Rav Amital: Vision, Integrity and Courage
First appeared in the Jerusalem Post, Friday, July 17th, 2020.
It's been ten years since Rav Yehuda Amital, founding rosh yeshiva of Yeshivat Har Etzion, left us. Distance allows for perspective, so perhaps this is an opportune moment to reflect upon certain aspects of the personality and impact of one of the more controversial leaders of the religious Zionist community in Israel. For us in the yeshiva, his main impact was educational. His influence upon the collective student body as well as his personal guidance in the areas of Torah and faith were powerful and lasting. However, we were also inspired by his engagement in what was transpiring in the broader community, and his unwillingness to remain uninvolved. It is with regard to the communal impact that I would like to focus my remarks.
Religious Zionism in Israel, which regarded the founding of the Jewish State as the beginning of the redemptive process was reinforced and invigorated in 1967 by what was perceived as divine involvement in the stunning military victory, and the liberation of the Temple Mount, East Jerusalem, Judea and Samaria. This was true for Rav Amital as well. However, for Rav Amital, the State and the Six Day War were religiously significant for an additional reason. Rav Amital, a holocaust survivor, witnessed the terrible desecration of God’s name, when the chosen people were exterminated like vermin. With the renewal of Jewish sovereignty, the Jewish people could once again stand tall and take their place among the nations of the world. Rav Amital viewed this as a sanctification of God's name, which had been desecrated throughout the exile in general and particularly during the holocaust. Due to the Six Day War, the sanctification of God’s name reached new heights.
Following the War, Israeli religious Zionist leaders demanded that the territories, which were part of biblical Israel, be annexed and settled. The first area the government agreed to settle was Gush Etzion. When approached to head a hesder yeshiva that was to be built in that area, Rav Amital agreed.
A man of integrity and courage. Rav Amital often voiced opinions that went against the grain. He was the first Rosh Yeshiva I’m aware of, that questioned the wisdom of religious legislation. In 1982, his call for an inquiry following the Sabra and Shatila massacre angered many of his colleagues. However, Rav Amital could not remain silent to such atrocities which the IDF did nothing to prevent.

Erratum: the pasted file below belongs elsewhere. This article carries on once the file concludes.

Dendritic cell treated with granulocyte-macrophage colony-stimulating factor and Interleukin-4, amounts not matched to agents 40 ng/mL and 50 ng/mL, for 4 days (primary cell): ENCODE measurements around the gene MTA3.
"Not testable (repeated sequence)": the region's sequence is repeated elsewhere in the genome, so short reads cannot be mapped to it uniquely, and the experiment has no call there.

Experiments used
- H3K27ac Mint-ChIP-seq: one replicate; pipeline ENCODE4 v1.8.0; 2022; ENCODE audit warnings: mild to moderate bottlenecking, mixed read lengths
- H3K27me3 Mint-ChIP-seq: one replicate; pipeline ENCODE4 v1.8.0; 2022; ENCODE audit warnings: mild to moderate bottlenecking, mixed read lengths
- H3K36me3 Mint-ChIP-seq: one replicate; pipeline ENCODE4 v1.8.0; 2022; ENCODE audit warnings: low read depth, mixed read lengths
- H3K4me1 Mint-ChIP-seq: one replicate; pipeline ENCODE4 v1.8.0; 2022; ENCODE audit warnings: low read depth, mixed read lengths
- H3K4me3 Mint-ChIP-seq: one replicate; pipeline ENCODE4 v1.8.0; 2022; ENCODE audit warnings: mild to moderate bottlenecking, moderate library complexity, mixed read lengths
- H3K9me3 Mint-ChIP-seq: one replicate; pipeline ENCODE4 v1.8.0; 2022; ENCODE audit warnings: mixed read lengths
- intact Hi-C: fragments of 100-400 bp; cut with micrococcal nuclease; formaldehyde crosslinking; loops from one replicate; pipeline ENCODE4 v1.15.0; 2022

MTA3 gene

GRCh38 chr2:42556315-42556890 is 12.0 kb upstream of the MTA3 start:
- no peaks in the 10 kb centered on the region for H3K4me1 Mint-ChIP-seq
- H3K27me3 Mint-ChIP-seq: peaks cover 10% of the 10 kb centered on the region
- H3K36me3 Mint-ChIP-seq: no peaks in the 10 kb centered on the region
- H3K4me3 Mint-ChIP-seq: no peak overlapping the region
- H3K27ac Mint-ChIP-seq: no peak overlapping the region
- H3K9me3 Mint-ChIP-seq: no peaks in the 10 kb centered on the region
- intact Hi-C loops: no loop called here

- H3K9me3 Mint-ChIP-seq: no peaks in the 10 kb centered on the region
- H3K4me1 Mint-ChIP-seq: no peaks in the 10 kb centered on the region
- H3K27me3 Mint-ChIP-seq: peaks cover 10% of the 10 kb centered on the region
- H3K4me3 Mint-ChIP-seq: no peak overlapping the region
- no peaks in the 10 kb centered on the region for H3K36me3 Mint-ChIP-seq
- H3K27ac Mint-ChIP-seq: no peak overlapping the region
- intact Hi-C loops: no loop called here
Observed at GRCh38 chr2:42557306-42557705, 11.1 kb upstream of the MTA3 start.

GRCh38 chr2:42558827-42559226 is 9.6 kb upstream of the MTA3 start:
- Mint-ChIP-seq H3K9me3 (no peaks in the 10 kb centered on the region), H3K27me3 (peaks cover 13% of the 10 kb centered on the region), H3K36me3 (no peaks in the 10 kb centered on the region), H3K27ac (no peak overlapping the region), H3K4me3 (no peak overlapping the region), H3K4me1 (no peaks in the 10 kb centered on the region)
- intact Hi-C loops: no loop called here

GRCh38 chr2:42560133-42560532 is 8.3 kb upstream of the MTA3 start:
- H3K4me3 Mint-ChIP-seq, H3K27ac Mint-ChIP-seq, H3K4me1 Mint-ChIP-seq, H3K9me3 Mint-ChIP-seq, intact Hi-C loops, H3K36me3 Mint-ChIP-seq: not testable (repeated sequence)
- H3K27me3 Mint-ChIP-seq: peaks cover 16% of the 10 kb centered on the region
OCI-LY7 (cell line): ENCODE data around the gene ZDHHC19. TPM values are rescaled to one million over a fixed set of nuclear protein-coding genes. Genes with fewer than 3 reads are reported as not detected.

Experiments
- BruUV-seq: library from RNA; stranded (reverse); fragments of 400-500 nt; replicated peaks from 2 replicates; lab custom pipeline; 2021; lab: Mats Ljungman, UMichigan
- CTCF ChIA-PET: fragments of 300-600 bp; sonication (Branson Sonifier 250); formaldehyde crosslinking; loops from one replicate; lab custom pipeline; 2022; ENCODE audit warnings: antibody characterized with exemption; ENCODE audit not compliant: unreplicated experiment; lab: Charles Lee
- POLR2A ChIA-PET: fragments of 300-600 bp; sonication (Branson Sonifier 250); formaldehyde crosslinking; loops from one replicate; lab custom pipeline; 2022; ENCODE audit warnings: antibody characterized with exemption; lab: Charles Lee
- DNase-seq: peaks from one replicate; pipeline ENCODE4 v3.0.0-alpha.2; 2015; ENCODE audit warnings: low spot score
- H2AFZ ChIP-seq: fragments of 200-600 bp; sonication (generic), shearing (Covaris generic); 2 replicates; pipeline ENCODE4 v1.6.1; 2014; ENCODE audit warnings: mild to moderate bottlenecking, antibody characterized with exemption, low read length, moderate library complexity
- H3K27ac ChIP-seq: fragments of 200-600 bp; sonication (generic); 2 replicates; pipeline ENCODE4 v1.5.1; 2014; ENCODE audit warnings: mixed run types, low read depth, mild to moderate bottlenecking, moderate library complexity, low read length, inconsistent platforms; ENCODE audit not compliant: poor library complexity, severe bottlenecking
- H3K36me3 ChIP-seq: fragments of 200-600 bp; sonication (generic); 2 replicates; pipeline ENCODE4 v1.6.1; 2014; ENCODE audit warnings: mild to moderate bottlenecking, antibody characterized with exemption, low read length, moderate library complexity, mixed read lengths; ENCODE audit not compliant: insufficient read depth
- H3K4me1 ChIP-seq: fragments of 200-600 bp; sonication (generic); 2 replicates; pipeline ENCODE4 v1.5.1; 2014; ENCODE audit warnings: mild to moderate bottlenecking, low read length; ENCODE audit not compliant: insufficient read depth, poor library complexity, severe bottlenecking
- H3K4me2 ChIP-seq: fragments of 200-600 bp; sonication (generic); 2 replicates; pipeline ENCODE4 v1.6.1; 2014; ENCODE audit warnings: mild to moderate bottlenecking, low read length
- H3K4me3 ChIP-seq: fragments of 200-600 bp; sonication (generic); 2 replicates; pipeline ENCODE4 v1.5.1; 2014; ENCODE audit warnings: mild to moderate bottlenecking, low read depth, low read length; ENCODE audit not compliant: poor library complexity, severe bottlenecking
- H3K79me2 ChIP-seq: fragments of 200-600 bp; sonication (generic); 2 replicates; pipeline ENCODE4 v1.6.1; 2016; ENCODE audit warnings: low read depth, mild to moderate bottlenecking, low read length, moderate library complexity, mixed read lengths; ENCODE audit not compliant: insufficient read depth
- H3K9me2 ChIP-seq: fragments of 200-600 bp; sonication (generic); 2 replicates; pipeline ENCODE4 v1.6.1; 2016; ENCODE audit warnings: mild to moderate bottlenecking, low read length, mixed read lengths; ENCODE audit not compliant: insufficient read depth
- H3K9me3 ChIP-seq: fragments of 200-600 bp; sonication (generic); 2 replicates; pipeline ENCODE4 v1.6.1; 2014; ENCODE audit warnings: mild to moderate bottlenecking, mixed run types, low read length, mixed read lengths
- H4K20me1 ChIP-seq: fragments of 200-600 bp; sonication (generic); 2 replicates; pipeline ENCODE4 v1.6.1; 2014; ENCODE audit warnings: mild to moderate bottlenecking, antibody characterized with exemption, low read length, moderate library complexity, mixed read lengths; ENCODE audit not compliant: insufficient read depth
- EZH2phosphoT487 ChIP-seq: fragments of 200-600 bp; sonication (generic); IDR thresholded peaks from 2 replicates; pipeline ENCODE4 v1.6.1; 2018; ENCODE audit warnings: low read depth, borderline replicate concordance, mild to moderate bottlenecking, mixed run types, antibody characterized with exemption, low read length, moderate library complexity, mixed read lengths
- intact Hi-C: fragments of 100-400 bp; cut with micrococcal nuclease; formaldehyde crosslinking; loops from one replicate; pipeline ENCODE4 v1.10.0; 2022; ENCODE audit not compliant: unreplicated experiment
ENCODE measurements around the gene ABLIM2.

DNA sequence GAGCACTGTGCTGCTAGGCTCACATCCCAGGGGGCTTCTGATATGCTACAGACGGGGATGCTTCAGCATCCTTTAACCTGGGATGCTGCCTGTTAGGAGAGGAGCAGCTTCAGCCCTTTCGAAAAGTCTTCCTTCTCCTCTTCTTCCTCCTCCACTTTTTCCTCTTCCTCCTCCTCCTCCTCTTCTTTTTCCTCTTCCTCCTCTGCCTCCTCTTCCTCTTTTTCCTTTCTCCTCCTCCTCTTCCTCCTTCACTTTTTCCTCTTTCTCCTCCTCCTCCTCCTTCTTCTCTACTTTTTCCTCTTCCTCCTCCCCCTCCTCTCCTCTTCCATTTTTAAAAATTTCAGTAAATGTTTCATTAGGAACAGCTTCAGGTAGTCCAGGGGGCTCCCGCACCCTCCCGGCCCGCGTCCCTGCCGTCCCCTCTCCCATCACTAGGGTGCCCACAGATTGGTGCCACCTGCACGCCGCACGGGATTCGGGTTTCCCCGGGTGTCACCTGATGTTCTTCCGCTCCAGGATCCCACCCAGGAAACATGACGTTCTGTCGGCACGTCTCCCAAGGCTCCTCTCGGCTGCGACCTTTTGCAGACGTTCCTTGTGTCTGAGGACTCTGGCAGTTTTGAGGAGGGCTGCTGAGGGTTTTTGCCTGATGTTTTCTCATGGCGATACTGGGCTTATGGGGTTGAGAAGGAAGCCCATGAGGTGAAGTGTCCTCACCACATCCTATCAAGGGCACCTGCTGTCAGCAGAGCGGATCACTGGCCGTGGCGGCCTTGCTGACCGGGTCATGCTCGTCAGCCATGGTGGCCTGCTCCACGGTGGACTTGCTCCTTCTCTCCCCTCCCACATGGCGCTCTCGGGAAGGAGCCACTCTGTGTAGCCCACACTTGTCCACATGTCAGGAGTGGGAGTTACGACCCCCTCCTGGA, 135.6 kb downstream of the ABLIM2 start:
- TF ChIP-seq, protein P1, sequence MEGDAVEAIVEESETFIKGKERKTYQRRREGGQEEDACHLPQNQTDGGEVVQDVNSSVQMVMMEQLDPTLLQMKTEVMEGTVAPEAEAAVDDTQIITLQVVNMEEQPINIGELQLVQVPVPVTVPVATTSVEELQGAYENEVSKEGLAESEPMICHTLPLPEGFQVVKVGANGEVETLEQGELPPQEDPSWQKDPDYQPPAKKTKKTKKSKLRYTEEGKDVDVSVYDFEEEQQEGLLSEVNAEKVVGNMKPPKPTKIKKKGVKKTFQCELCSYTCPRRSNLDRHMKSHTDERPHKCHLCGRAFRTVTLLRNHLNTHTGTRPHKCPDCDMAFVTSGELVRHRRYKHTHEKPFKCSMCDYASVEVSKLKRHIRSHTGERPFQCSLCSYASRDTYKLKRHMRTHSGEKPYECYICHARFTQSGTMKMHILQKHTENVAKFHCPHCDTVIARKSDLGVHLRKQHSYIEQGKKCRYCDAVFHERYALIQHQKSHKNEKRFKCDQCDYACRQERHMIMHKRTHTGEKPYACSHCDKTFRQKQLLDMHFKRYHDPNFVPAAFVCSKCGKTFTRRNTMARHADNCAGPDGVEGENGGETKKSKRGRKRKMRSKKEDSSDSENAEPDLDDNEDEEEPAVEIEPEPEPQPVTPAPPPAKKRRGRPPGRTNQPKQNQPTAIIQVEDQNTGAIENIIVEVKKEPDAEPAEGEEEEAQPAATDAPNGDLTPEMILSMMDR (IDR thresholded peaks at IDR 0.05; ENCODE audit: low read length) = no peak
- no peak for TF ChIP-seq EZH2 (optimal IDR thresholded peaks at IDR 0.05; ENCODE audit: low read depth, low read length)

Serious treatment of Rav Amital’s positions demands thorough research and study beyond the scope of an editorial. However, I will try to clarify one core point which impacts the other issues as well. We noted that Rav Amital identified with the view that the establishment of the Jewish State was the beginning of the redemptive process. At some point, that position changed. Various theories have been suggested to explain the shift and probably there is more than one component. However, at the risk of oversimplification, I would like to propose what in my opinion was the primary factor.
It is important to clarify that Rav Amital never denied the potential of redemption. He rejected the assertion that redemption is inevitable. Those who adhere to the position that the redemptive process has already begun, believe that it is a one way street. The first and second commonwealth were destroyed. There can be no third destruction. If God is actively involved in an inevitable redemptive process, one doesn’t have to be concerned by geopolitical factors, public opinion or conventional morality. It is sufficient to commit oneself to what they consider God’s will. Moreover, if the leaders of the State lack religious faith, should one not violate human laws and rules to further what they perceive as the divine plan?
With acute perception, Rav Amital noticed the cracks forming between Religious Zionism and the State. He was troubled by the Jewish underground, which carried out a terror attack on Palestinian targets and viewed it as an expression of the wider phenomenon noted above. He was especially shocked by the plans of some to blow up the temple mount in order to stop the Sinai pullout and begin a worldwide jihad to expedite messianic redemption. He assessed that belief in the redemptive process was leading to extremism that was damaging to the State, the social cohesion of its citizens and unconcerned with how Israel was perceived by the world community. He realized that belief in the redemptive process was leading to immoral action and what he perceived as a desecration of God’s name. While others became disillusioned with the State when it began to fail in the realization of the redemptive process, Rav Amital became disillusioned with the redemptive process when it legitimized attacks on the State and its institutions, tolerated immorality as a means to an end and led to a desecration of God’s name.
Rav Amital often mentioned that each generation has its unique challenges and requires leadership that are able to respond to those specific challenges. Rav Amital was one of the leaders of his generation, but he also realized that a new generation would arise that would require a different leadership. In his later years, he had the foresight and wisdom to take a step back and provide space for a new leadership to arise. Nevertheless, ten years later, I yearn for a clear and courageous rabbinic voice defending the State and its institutions and not willing to tolerate immoral action as a means toward a perceived greater end. Ten years later I long for the voice of Rav Amital.